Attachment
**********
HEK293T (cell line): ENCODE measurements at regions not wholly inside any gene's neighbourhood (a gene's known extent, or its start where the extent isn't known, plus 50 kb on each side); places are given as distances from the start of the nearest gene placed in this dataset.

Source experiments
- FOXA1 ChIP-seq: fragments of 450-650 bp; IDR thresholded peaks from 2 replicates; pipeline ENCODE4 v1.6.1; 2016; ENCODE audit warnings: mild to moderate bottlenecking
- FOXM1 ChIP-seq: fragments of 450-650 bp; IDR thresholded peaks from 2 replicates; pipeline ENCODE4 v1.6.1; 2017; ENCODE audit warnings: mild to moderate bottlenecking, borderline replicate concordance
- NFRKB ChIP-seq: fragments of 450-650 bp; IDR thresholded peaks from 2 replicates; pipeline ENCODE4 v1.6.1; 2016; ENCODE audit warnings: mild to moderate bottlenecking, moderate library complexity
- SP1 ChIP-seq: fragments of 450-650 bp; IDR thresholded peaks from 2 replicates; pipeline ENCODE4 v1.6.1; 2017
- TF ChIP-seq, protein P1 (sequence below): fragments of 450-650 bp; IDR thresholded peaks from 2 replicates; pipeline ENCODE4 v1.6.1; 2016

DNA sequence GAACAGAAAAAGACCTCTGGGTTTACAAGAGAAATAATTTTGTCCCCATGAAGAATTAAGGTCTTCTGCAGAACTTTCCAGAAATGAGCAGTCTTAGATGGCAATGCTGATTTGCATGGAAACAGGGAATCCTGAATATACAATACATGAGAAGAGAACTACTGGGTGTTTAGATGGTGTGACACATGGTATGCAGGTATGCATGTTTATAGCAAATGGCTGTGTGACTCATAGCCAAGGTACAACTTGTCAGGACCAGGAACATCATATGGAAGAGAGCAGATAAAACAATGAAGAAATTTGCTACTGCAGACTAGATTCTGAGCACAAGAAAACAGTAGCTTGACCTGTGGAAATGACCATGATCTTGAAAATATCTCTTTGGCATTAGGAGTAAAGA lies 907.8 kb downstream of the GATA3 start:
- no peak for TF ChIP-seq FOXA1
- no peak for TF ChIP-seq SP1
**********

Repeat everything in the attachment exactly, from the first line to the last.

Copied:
HEK293T (cell line): ENCODE measurements at regions not wholly inside any gene's neighbourhood (a gene's known extent, or its start where the extent isn't known, plus 50 kb on each side); places are given as distances from the start of the nearest gene placed in this dataset.

Source experiments
- FOXA1 ChIP-seq: fragments of 450-650 bp; IDR thresholded peaks from 2 replicates; pipeline ENCODE4 v1.6.1; 2016; ENCODE audit warnings: mild to moderate bottlenecking
- FOXM1 ChIP-seq: fragments of 450-650 bp; IDR thresholded peaks from 2 replicates; pipeline ENCODE4 v1.6.1; 2017; ENCODE audit warnings: mild to moderate bottlenecking, borderline replicate concordance
- NFRKB ChIP-seq: fragments of 450-650 bp; IDR thresholded peaks from 2 replicates; pipeline ENCODE4 v1.6.1; 2016; ENCODE audit warnings: mild to moderate bottlenecking, moderate library complexity
- SP1 ChIP-seq: fragments of 450-650 bp; IDR thresholded peaks from 2 replicates; pipeline ENCODE4 v1.6.1; 2017
- TF ChIP-seq, protein P1 (sequence below): fragments of 450-650 bp; IDR thresholded peaks from 2 replicates; pipeline ENCODE4 v1.6.1; 2016

DNA sequence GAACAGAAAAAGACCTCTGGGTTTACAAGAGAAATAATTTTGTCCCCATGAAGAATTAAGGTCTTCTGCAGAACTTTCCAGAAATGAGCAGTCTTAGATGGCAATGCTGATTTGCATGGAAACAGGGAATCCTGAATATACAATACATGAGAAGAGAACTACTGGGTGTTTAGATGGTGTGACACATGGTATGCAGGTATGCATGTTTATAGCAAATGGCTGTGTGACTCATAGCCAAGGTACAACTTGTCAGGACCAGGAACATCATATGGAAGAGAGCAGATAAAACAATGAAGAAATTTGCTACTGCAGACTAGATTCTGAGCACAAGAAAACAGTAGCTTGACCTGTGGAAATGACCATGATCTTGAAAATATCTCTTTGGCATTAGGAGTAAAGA lies 907.8 kb downstream of the GATA3 start:
- no peak for TF ChIP-seq FOXA1
- no peak for TF ChIP-seq SP1